Shonen anime is the gateway drug into Japanese animation that defined many a childhood. Think Bleach, One Piece, and Naruto back in the day, famed and beloved series that captured hearts and minds with a blend of heart, humor, and action sequences that revealed how lame western shows were with their emphasis on magic non-violence fighting scenes.
The only problem with making a good battle anime these days? The animation doesn’t always capture the water-cooler moments properly that fans love to chat about. Or make numerous AMVs using Windows Movie Maker for, not that I ever did that. Ever. Those golden days of high-octane animated fight sequences are rarely seen in modern anime.
Demon Slayer does a terrific job with its quick-fire sequences, but other shows hit that genre with the grace of a hippo suffering from explosive diarrheah and the budget of a Haitian space exploration program. And then there’s Jujutsu Kaisen.
On the surface, it’s an anime that has an intriguing idea and some flimsy supporting struts underneath its core setup. Its main character has odd motivations and appears to be a paint by numbers protagonist and we’ve seen the idea of Japanese exorcists using wild powers to keep evil spirits at bay in plenty of other series along the years.
But where Jujutsu Kaisen is simply okay, it more than makes up for it with not only some of the most breath-taking action sequences ever animated, but also some of the freshest that its genre has seen in years. Heck, the last time there was an anime show whose more kinetic showdowns had the entire community buzzing, it was the debut season of OnePunch Man.
A perfect storm of talent, source material, and a short episode run resulted in a bald caped crusader who could throw out punches capable of shattering entire planets backed up by a quality in its animation that was frankly obscene, made for a show that dominated headlines. While Jujutsu Kaisen doesn’t have action scenes featuring that level of cataclysmic chaos, every punch thrown or bolt of cursed energy unleashed in each episode still feels like it could bring about an extinction-level event on its own.
Where the show stands apart, is in how it frames action. Amazing combinations of technique and power don’t just look beautiful, they carry a sense of weight and power that has roots in the real world. Hand to hand combat, weapon-based offense, and a giant talking Panda that can shift between various forms of power when it fights a remote-controlled robot, it all feels shockingly real in action.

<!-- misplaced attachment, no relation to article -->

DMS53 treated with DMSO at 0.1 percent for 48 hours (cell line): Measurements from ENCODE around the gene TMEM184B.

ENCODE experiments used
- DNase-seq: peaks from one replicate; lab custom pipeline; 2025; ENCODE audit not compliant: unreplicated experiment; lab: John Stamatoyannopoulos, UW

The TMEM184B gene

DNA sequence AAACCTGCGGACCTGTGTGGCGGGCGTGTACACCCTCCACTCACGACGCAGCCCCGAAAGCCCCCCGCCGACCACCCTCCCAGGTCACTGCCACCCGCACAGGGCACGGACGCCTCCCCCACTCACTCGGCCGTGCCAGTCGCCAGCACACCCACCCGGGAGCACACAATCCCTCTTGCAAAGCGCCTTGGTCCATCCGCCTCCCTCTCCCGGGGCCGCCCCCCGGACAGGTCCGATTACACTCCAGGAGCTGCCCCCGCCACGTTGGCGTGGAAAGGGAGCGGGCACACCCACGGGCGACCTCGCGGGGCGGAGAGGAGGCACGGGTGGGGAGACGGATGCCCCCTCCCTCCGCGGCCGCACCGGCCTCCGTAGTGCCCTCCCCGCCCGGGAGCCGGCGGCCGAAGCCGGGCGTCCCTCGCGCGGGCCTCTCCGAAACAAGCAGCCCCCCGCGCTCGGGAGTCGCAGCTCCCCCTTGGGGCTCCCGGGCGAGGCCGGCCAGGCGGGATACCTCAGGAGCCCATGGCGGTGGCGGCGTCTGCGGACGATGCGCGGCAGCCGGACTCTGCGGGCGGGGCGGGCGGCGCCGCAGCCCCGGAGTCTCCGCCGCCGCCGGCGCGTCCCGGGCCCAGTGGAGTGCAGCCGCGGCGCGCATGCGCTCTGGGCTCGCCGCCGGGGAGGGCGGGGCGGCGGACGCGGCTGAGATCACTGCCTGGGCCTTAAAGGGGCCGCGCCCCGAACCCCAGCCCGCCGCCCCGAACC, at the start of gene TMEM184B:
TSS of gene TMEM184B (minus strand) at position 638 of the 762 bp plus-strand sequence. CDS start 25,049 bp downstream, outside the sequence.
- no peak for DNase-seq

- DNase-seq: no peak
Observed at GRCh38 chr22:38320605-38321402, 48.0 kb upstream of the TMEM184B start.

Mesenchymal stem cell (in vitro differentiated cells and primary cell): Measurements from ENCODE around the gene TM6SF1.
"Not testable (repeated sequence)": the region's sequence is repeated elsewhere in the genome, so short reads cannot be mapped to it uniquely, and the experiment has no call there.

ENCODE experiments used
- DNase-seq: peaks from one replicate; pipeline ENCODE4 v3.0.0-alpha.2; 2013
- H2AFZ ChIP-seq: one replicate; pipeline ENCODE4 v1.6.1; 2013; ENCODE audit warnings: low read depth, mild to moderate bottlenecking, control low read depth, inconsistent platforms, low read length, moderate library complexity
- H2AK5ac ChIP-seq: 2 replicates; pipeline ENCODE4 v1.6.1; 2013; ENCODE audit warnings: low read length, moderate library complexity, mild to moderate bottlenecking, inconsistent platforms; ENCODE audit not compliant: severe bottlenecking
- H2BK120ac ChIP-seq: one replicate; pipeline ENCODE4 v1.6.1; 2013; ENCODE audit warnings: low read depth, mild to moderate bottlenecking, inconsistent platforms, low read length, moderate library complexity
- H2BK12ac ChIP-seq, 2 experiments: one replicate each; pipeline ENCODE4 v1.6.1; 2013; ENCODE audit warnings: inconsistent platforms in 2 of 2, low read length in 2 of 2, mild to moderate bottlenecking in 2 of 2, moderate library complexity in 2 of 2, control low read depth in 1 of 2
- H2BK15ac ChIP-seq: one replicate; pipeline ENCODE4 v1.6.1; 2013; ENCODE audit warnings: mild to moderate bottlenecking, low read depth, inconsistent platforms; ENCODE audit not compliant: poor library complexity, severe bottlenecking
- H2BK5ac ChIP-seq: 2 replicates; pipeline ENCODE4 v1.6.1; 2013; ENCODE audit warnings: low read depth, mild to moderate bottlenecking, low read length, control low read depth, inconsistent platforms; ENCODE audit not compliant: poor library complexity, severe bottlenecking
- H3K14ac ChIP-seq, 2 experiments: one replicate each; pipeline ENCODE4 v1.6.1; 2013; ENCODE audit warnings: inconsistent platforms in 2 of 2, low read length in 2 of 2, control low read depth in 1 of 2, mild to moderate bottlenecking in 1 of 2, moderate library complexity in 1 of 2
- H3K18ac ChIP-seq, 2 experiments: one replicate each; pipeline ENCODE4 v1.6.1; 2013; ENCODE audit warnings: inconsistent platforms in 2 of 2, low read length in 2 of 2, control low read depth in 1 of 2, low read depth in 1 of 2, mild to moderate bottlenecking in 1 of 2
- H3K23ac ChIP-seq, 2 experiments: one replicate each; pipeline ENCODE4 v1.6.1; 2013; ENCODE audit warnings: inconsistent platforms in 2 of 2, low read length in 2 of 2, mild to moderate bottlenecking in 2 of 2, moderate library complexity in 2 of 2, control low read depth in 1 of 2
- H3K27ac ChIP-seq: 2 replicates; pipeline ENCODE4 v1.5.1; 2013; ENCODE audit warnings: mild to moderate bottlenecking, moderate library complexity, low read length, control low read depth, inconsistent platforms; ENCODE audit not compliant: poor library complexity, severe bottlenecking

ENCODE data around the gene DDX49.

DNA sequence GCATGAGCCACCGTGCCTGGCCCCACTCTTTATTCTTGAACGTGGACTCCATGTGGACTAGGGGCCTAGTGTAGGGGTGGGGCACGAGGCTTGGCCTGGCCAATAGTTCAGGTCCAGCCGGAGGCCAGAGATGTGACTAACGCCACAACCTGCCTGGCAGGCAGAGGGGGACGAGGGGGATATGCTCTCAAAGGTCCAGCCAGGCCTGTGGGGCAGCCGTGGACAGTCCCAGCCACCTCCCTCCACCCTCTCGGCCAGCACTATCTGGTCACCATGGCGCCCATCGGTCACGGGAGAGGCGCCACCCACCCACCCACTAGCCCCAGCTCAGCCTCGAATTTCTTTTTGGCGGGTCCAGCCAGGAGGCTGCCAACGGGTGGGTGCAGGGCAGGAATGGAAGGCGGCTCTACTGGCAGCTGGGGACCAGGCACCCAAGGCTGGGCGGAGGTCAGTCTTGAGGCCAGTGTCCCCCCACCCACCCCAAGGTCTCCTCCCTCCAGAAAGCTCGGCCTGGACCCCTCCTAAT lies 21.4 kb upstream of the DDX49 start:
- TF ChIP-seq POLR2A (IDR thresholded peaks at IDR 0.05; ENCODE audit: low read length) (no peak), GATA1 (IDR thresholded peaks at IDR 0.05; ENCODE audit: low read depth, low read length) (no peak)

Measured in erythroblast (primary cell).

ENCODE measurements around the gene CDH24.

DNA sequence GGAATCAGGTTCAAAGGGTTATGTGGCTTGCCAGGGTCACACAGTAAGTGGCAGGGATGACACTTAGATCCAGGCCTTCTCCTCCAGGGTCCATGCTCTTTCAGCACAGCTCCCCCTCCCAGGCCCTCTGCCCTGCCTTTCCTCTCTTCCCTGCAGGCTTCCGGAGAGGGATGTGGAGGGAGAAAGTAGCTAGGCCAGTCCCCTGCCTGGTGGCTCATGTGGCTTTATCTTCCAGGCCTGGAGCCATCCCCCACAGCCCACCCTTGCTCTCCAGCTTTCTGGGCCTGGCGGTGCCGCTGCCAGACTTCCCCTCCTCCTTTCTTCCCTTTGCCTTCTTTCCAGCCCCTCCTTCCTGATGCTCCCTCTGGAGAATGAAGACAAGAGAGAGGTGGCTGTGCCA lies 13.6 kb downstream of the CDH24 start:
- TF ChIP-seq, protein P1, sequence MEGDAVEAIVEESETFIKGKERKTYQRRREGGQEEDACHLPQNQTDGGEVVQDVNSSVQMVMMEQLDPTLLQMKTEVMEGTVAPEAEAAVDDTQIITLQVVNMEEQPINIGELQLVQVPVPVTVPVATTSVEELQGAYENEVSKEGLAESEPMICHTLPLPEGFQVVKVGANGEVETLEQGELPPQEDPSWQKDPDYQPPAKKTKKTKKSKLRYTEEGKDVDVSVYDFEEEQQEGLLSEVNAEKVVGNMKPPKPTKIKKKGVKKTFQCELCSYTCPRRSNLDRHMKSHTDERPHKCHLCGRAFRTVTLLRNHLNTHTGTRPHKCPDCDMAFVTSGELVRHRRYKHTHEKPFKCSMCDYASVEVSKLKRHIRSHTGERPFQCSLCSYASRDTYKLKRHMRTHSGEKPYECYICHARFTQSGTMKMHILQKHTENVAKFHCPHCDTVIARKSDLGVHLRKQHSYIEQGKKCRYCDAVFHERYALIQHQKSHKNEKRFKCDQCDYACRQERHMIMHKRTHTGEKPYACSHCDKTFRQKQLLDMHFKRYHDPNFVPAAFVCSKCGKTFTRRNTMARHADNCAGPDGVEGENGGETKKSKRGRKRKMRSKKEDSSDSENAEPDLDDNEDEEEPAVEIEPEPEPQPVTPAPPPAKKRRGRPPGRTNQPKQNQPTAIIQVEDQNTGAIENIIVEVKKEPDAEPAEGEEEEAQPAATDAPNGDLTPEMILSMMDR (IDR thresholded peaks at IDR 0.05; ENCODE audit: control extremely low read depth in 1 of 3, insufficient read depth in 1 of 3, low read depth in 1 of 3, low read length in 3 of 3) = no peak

Jujutsu Kaisen is also aided by a unique twist on power that its most dangerous characters can perform, Domain Expansion. Whereas other Shonen anime focus on explosive releases of power, Domain Expansion is an idea that folds space in on itself to create a world unique to the user and that allows them to wield their signature skills in a small pocket of the universe that bows to their laws.
Plus Gojou is one of the best new mentors on TV since Kakashi introduced Naruto to a thousand years of pain. An almighty force of reality-bending nature who marches to the beat of his own drum, Gojou’s flippant attitude combined with his cocky attitude and unwavering belief in just how much power he actually wields, has created a side character that’s infinitely more interesting than Jujutsu Kaisen’s lead protagonist Yuji Itadori.
That’s the only real weakness that the anime has, as Itadori is about as interesting as a Bleach filler arc. He’s not a bad character, but even the idea of him being both the hero and villain of Jujutsu Kaisen feels somewhat hollow and like an idea that we’ve seen countless times before. Thankfully, he’s backed up by Gojou and a cast of fascinating characters who carry the show on its back whenever he’s out of action.
Jujutsu Kaisen is still a relatively young series. It currently has a handful of episodes available to watch in both subbed and dubbed format and its manga source material hasn’t even cracked the 200-chapter benchmark yet. But if it’s this exciting this early in its current run? Then Jujutsu Kaisen might just be one of the big new anime series to keep an eye on in the months and years to come, as the new generation of Japanese animation creates its own legacy.
Crunchyroll has the first episode up for free on YouTube, with the rest of the current run available through its website.
Last Updated: February 15, 2021